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Clinton On North Korea

President Barack Obama, First Lady Michelle Obama and President Hu Jintao of China greet the U.S. delegation, including Secretary of State Hillary Rodham Clinton, on the South Lawn of the White House, Jan. 19, 2010. (Official White House Photo by Pete Sou

"The United States and China both understand the urgent need to maintain peace and stability on the Korean peninsula."

U.S. Secretary of State Hillary Clinton recently inaugurated the State Department’s Richard Holbrooke lecture series on the future of U.S. – China relations, and discussed the two countries’ efforts to determine the way forward on North Korea.

"The United States and China both understand the urgent need to maintain peace and stability on the Korean peninsula, and to achieve the complete denuclearization of North Korea," Secretary Clinton said. "America will continue to stand with our allies, [South Korea] and Japan, as they contend with their belligerent neighbor."

When North Korea announced a nuclear test in 2009, the United States, China, South Korea, Japan, and Russia, joined together in condemning North Korea’s actions. Subsequently, with China’s support, the United Nations Security Council adopted enhanced sanctions against North Korea. More recently, during President Hu’s visit to the United States, the United States and China expressed concern regarding North Korea’s claimed uranium enrichment program in their Joint Statement. As Secretary Clinton has stated, "When China plays a very constructive role, we can produce results together that send an unequivocal message to North Korea."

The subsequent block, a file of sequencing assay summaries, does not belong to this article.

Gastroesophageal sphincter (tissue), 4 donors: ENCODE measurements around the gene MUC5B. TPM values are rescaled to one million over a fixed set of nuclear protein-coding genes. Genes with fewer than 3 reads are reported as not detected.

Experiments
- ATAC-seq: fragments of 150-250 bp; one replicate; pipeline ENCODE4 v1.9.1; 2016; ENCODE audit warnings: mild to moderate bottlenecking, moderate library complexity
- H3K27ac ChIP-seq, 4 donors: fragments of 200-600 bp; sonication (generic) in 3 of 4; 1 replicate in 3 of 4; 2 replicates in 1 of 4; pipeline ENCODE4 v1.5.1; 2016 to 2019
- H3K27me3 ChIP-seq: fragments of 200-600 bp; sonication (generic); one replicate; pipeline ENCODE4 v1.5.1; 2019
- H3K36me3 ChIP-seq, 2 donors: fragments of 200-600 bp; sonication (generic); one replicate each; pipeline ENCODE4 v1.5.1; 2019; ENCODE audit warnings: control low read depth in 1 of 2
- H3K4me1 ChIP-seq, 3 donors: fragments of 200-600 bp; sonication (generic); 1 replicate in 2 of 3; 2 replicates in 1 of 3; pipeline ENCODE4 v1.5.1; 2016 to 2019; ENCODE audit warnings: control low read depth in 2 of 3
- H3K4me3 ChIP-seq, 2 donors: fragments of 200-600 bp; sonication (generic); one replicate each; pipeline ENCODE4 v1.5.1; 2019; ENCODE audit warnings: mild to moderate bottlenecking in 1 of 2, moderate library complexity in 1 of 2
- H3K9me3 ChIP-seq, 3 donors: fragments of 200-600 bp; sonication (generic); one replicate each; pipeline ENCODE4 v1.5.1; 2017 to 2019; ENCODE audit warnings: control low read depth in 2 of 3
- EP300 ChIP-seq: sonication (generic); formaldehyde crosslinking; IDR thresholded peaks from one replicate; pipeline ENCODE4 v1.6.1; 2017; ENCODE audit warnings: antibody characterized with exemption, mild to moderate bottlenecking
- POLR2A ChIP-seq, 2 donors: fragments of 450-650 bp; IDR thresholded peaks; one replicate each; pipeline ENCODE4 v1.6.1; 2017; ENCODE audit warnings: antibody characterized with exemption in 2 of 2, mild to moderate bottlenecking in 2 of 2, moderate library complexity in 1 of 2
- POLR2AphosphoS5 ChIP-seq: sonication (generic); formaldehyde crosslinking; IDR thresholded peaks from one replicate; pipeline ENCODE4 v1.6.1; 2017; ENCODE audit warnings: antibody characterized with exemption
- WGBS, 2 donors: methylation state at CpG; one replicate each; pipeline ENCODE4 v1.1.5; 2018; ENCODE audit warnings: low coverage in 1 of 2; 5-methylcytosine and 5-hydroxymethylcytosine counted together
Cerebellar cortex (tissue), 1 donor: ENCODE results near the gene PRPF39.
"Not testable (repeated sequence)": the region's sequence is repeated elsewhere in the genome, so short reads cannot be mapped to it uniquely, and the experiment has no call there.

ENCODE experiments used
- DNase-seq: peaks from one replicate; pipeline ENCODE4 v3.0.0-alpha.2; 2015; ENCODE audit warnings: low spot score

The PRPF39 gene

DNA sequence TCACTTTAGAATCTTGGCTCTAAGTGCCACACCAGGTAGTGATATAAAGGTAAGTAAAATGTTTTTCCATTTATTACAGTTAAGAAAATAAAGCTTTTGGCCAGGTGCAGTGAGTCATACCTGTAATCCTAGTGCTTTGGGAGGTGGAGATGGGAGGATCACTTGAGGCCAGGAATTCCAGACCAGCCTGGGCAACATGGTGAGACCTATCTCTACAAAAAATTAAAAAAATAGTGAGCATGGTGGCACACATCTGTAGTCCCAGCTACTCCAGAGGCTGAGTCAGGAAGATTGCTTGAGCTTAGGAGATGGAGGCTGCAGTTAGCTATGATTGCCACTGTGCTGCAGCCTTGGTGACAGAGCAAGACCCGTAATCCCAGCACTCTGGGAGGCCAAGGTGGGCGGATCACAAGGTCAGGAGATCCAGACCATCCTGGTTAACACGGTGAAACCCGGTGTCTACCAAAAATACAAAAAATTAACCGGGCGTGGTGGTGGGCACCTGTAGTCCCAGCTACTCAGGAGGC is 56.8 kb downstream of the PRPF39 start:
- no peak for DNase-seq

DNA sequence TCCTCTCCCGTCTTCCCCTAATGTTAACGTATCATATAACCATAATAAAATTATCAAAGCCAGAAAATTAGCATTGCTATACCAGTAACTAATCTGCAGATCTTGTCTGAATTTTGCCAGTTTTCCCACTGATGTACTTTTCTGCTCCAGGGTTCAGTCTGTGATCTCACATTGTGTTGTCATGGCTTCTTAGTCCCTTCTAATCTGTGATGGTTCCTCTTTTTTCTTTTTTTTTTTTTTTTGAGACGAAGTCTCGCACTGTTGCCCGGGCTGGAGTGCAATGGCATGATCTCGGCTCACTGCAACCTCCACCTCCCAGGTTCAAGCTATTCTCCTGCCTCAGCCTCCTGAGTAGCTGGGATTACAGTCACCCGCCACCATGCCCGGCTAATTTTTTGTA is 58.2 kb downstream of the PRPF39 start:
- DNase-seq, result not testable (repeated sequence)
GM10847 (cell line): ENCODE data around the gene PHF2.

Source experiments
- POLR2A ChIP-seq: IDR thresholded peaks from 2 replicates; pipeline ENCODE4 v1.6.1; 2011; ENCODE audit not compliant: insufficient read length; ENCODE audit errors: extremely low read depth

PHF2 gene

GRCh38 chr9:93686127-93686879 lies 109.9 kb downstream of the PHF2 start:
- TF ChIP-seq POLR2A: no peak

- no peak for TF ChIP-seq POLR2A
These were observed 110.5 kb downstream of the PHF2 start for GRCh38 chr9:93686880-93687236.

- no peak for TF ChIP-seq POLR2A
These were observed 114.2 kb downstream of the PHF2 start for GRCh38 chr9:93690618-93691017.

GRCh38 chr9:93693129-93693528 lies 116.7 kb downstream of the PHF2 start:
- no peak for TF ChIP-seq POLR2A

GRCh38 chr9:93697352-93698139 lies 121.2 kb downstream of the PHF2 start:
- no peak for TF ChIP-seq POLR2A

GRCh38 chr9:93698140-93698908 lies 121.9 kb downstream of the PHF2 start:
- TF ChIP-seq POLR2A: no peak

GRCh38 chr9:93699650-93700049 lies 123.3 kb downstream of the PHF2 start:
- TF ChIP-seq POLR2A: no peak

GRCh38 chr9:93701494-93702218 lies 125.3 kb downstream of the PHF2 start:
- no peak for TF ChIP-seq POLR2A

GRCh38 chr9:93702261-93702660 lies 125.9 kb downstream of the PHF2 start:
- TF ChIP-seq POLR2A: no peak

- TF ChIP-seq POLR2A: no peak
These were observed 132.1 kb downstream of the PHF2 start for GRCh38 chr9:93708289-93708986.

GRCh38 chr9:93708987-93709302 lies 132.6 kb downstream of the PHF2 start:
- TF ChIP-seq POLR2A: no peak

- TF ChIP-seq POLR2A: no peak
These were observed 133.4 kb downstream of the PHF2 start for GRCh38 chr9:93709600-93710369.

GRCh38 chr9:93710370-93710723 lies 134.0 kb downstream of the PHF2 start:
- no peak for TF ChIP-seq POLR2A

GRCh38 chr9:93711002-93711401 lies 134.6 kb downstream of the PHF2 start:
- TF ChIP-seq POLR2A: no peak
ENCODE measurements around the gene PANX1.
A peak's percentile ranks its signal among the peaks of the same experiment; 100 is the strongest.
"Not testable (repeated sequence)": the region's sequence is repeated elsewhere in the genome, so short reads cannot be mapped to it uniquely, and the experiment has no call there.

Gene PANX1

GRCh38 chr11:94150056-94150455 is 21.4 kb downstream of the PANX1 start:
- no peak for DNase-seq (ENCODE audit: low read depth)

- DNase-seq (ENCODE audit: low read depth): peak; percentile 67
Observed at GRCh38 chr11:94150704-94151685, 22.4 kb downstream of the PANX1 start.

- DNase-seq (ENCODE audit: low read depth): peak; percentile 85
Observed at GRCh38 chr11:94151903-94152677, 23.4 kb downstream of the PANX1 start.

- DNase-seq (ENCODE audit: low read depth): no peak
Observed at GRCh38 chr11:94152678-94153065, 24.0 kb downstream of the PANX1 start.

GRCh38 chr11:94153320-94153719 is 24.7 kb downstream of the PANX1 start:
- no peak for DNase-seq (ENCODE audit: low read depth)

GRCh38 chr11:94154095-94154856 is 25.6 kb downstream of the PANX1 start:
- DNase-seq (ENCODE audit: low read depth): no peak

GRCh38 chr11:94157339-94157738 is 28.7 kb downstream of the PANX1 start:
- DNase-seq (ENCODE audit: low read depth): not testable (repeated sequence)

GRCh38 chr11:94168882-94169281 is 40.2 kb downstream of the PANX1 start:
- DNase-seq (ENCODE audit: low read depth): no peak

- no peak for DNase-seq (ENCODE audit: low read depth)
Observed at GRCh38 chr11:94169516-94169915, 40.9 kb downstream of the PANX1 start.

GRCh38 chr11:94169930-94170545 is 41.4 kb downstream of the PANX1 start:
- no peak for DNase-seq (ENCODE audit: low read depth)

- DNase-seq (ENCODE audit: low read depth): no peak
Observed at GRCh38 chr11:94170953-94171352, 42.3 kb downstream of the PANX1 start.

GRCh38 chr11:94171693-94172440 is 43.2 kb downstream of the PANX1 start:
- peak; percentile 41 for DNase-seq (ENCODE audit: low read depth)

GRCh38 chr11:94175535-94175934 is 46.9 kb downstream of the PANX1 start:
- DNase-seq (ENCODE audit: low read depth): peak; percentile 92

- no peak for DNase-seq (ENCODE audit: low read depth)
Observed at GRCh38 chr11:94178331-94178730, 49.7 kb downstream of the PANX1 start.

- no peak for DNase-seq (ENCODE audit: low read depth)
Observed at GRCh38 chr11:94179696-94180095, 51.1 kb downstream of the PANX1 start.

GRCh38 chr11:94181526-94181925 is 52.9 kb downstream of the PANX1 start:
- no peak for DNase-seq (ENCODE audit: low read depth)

China is a country with unique historical ties to North Korea, and as the chair of the Six-Party Talks, China has a special role to play in helping to shape North Korea’s behavior. "We fear, and [we] have discussed this . . . with our Chinese friends, that failure to respond clearly to the sinking of a South Korean military vessel might embolden North Korea to continue on a dangerous course." Secretary Clinton continued, "The attack on Yeonpyng Island that took the lives of civilians soon followed. That shelling brought into even sharper relief the acute threat posed by this kind of reckless behavior."

"We need to make it clear to North Korea that its recent provocations – including the announced uranium enrichment program – are unacceptable and in violation of . . . Security Council resolutions." Secretary Clinton reiterated that, "Until North Korea demonstrates . . . its intention to keep its commitments, China, along with the international community, must vigorously enforce the sanctions adopted by the Security Council."